The biggest obstacle to someone with a crushing debt burden is a lack of knowledge of how to get their arms entirely around the problem, and know how to go about making it right.
They do not understand what options are available to them, and if they do, they are unsure as to what the right first step for them is. While many think bankruptcy is the answer, some alternatives may work better.
I can relate to the soul-crushing feeling of debt. I declared bankruptcy in 2010. While it wasn’t my finest moment, I was able to learn from my mistakes and now live the financial life I want. But, it wasn’t easy. I had issues with my credit for years, and it followed me everywhere I went.
Had I known about some of these bankruptcy alternatives, I could have saved myself a lot of headaches. Take the time to research your options before you pick up the phone to call an attorney.
HOW TO AVOID FILING FOR BANKRUPTCY
Debt Management Programs
Debt management programs, also called debt consolidation programs or credit counseling, is a way for people to pay off their unsecured debt using a third party debt relief company. A debt management program (DMP) works like this:
- Customer enrolls in a DMP with a debt relief company providing them with information regarding the accounts to include in the program.
- The debt relief provider negotiates a monthly payment and reduced interest rate with the creditor that results in the elimination of the debt in 3-5 years.
- The customer makes a single payment to the debt relief provider, including a monthly administration fee based upon the amount of debt enrolled in the program. This fee usually ranges between $10 and $50 per month. The debt relief provider then disperses the agreed upon payment amounts to each creditor.
- In exchange for a fixed monthly payment and reduced interest rate, creditors close the accounts so that you do not accumulate additional debt. While the act of enrolling in a debt management program does not affect your credit score, the closing of accounts will affect your debt to income ratio, as well as your credit history likely causing your credit score to dip in the beginning. However, by making consistent payments to the DMP, as well as to other financial commitments, a customer’s credit score usually rebounds quickly.
DMPs generally work well for people who are current with their payments but cannot make any progress on the balances due to high interest rates. By closing the accounts to avoid future debt, and having negotiated monthly payment and lowered interest rate, DMP customers can repay their unsecured debt within 3-5 years.
Debt Settlement Programs
A Debt Settlement Program (DSP) involves legal representation and for people who have a dier financial situation, but who still would like to try to avoid bankruptcy. People who enroll in a DSP go through the following process:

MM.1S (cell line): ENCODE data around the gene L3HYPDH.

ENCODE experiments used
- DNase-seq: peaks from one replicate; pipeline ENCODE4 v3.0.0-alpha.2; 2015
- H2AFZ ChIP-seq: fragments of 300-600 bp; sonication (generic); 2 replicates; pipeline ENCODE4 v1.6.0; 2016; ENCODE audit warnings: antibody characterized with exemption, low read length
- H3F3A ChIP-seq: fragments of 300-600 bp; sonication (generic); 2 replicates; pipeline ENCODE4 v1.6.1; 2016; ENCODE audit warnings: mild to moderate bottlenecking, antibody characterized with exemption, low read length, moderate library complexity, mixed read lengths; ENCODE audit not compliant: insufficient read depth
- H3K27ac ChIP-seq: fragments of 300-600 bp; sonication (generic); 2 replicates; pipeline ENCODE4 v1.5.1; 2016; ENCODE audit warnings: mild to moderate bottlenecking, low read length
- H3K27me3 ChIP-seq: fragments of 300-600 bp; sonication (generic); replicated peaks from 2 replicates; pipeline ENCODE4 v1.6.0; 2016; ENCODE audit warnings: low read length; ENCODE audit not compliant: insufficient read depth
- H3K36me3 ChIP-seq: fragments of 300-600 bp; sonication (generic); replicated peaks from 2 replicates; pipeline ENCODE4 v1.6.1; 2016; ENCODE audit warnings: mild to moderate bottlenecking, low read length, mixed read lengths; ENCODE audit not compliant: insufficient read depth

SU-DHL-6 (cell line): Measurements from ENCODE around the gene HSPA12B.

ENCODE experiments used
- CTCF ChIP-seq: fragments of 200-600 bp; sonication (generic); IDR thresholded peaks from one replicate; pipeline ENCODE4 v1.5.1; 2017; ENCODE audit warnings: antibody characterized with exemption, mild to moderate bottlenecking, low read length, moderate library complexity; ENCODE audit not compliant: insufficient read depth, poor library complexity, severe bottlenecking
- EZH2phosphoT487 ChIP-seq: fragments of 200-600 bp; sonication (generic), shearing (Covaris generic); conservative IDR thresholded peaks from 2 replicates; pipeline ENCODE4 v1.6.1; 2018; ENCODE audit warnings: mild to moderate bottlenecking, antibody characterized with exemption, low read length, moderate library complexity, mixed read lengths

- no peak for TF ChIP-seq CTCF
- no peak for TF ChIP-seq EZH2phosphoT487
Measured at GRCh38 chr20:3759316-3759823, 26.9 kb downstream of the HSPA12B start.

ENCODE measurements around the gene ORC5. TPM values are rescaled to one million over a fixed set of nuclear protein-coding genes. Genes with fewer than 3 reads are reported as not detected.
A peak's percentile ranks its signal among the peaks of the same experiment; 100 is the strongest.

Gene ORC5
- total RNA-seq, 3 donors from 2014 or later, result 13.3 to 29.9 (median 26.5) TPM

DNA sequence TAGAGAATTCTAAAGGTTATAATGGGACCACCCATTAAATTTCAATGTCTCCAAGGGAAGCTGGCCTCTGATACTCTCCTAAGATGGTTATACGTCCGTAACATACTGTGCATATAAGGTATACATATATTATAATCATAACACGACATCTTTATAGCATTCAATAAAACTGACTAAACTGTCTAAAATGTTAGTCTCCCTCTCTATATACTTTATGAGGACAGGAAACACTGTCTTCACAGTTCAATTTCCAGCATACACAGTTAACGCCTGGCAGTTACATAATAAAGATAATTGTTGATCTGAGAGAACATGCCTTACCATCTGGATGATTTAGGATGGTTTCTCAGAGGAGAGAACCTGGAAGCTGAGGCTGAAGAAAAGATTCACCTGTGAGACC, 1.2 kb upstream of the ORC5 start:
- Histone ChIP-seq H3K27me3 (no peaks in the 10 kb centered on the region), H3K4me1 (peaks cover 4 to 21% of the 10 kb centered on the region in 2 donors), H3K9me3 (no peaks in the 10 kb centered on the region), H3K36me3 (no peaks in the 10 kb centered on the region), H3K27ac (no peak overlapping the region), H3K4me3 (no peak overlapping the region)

- Customers stop paying the creditors enrolled in the program
- Customers make monthly payments to the debt relief provider to fund an escrow account.
- Over time, the customer’s accounts become severely delinquent. The lawyer assigned to the account will then reach out to creditors to negotiate a settlement of the account for less than the full amount.
- The agreed-upon settlement is paid from the escrow account.
Debt settlement will have an adverse effect on a customer’s credit score since payments to the creditors are halted. Customers may also begin to receive collection calls from the creditor, at which time they are to inform the caller of the legal representation now handling the account. By law, this should stop the phone calls. There may also be tax implications for the amount of debt forgiven through a DSP.
DSPs are generally used by people who cannot meet all their monthly financial commitments and need to lower their monthly payments but want to avoid bankruptcy. By having the debt relief provider negotiate a settlement of less than the amount owed, customers can make progress on getting creditors off their backs in 3-5 years and then focus on rebuilding their financial future.
Negotiate directly with your creditors
Your creditor would much rather work with you than deal with bankruptcy. If you have assets you can liquidate and use to pay down the debt, they may be willing to accept a lower amount. Reach out and talk to your creditors to negotiate rates or even the balances to a more manageable amount.
If your creditors are harassing you, that is illegal and you can stop it. Read more about how to stop collectors from calling you.
Just Keep Trying
If you are getting by and your budget works, there may not be a reason to give bankruptcy much thought. Instead, work to create a debt repayment plan you can follow. It may mean getting a second job or selling items, but there are many ways you can come up with more money to throw at your debt
The worst thing that will happen is your credit score will drop. But, if you aren’t trying to get new credit for any reason, I would not stress about it in the short term. Once your debt is paid down, you can do many things to increase your score quickly.
Check with your lender to see if there is a way you can consolidate your debts into a more manageable payment. You usually need to provide collateral, such as your vehicle. Alternatively, you might be able to tap into the equity in your home by getting a new mortgage for the balance owed PLUS the equity (where you can use the equity to pay off your loans).
If you’ve tried everything, but can’t see any other way but bankruptcy, make sure you know what you are getting into before you file. It affects you and your family.